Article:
The News Journal of Delaware published an article on the volunteer EMS and fire services in the state: When Every Second Counts.
The article looks at response times noting several larger scale incidents and comparing Delaware's response times to NFPA and other standards. As with many article like this it didn't take long for the comments to pour in using the newspaper's comment feature attached to the article.
It is clear that there is both a strong voice from the volunteers in Delaware (many of whom I met while at their conference last year) and support from the public as well.
If you read the EMS magazines (one I read recently had several editorials on how volunteers fit into the emerging professionalism of EMS) the paid vs volunteer service certainly is a hot topic.
The topic extends into more than professionalism. Volunteerism was at the core of society but has taken hits from shrinking available time and the shrinking economy. Yet could a municipality today say, "Next year we are doing away with volunteers." and find the budget to hire the staff that would be required to cover that jurisdiction? I think not.
I've been posting quite a few news pieces without commentary recently. Here are my thoughts on this issue of volunteer vs paid in the United States:
I believe the answer relies in setting a standard, then using resourcefulness and collaboration to meet the standard. And not a reduced or varied standard.
I believe that a family traveling down the East Coast (or anywhere) shouldn't receive varied levels of care. Not just whether it is BLS or ALS, but the actual quality of the system and providers should not vary based on the type of system.
I believe we focus too much on paramedic services when an EMT or EMT-I service with a shared paramedic response will meet that standard in many (but not all) communities.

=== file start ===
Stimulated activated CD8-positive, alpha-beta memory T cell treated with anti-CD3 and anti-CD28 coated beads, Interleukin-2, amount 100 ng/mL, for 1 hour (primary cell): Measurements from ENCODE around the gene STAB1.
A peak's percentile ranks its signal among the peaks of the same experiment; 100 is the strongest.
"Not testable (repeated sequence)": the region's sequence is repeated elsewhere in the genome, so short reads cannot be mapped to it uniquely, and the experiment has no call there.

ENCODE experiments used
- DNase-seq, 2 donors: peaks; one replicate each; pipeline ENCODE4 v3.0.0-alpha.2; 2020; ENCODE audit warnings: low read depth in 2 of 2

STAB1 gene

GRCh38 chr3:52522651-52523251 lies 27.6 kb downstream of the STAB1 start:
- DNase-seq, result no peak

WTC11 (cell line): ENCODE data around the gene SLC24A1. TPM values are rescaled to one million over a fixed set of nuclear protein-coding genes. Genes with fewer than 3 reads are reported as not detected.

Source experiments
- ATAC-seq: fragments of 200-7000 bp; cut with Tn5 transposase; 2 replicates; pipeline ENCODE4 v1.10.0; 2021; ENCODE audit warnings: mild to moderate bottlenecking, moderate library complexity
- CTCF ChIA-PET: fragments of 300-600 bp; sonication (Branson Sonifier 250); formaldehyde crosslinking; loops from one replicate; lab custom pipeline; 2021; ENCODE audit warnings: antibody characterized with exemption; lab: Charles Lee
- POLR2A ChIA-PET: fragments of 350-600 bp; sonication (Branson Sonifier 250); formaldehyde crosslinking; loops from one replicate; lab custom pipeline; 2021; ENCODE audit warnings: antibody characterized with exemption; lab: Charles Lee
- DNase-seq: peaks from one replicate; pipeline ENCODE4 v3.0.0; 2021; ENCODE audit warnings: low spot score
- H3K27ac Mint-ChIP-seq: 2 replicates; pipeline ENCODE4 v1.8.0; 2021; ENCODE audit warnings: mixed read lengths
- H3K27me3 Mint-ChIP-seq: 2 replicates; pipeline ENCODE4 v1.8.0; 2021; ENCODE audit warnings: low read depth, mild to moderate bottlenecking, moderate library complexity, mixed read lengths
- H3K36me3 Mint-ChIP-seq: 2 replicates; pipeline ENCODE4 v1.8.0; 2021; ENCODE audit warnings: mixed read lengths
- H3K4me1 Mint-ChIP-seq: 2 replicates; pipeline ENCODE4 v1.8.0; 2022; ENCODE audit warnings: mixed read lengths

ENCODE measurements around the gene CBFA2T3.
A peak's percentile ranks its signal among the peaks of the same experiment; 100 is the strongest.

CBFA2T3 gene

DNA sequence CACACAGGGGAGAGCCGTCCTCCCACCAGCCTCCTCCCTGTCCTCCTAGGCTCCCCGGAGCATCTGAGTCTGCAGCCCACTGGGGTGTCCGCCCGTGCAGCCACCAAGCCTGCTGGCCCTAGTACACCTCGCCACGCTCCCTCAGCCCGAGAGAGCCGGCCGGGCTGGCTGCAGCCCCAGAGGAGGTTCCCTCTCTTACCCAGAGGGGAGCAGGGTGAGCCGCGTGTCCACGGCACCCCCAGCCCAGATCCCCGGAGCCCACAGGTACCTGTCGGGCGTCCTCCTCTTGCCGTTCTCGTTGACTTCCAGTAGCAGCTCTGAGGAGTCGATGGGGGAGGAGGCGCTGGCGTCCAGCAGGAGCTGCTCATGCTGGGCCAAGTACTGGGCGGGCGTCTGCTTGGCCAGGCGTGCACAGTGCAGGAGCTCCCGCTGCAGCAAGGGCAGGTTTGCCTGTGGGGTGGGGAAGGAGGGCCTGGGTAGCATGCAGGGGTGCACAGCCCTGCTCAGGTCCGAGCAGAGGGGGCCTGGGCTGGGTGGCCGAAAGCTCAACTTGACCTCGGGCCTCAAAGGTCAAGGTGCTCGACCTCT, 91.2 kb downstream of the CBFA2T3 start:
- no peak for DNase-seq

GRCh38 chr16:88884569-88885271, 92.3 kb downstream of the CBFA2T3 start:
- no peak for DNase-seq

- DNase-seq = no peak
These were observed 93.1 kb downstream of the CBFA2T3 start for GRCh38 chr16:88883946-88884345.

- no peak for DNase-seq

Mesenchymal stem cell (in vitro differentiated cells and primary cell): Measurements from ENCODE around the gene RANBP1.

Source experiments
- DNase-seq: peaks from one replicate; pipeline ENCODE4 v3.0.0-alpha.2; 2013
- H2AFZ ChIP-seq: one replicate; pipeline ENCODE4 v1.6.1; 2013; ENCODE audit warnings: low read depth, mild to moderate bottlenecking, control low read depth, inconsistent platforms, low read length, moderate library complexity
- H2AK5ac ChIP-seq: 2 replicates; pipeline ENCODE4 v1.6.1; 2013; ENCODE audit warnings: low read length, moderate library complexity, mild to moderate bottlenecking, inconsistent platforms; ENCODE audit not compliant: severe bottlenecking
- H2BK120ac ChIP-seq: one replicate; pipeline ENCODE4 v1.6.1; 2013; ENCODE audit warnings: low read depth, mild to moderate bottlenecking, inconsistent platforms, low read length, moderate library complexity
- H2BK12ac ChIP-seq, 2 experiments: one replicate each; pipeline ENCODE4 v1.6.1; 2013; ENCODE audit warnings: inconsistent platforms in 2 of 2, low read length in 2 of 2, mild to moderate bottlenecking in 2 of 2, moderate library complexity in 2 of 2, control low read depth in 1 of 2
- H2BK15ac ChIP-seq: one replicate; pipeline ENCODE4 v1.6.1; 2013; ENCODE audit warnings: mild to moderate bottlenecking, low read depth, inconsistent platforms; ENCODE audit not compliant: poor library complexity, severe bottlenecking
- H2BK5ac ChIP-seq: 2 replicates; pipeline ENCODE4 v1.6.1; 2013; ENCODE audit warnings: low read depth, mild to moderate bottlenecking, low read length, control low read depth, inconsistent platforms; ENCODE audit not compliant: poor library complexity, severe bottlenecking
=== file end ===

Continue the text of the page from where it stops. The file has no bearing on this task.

I believe that a territorial attitude and competition sometimes seen in the volunteer services must cease in order to meet these standards and assure fiscal responsibility. I came from a system in which there were 3 truck companies (each with 100+ ladders) in a 6 mile stretch of highway. (This has since changed.) There are times crews and apparatus decisions must be done cooperatively between adjoining districts for the good of those we protect.
We need to get out of the box and put service first--first over paid or volunteer. We need to create quality, cooperative training and emergency response. Those who are hired to supplement volunteer organizations should be carefully chosen to "fit" well with the call force. Paid personnel should receive training in mentoring and teamwork.
Volunteer services aren't going anywhere. No municipal budget has the ability to just "go paid." Rather than get into arguments about what is best when we have no ability--and in many cases no desire--to change is senseless.
Why do senseless things? Lets make what we do and who we are better. Every person. Every agency. Better.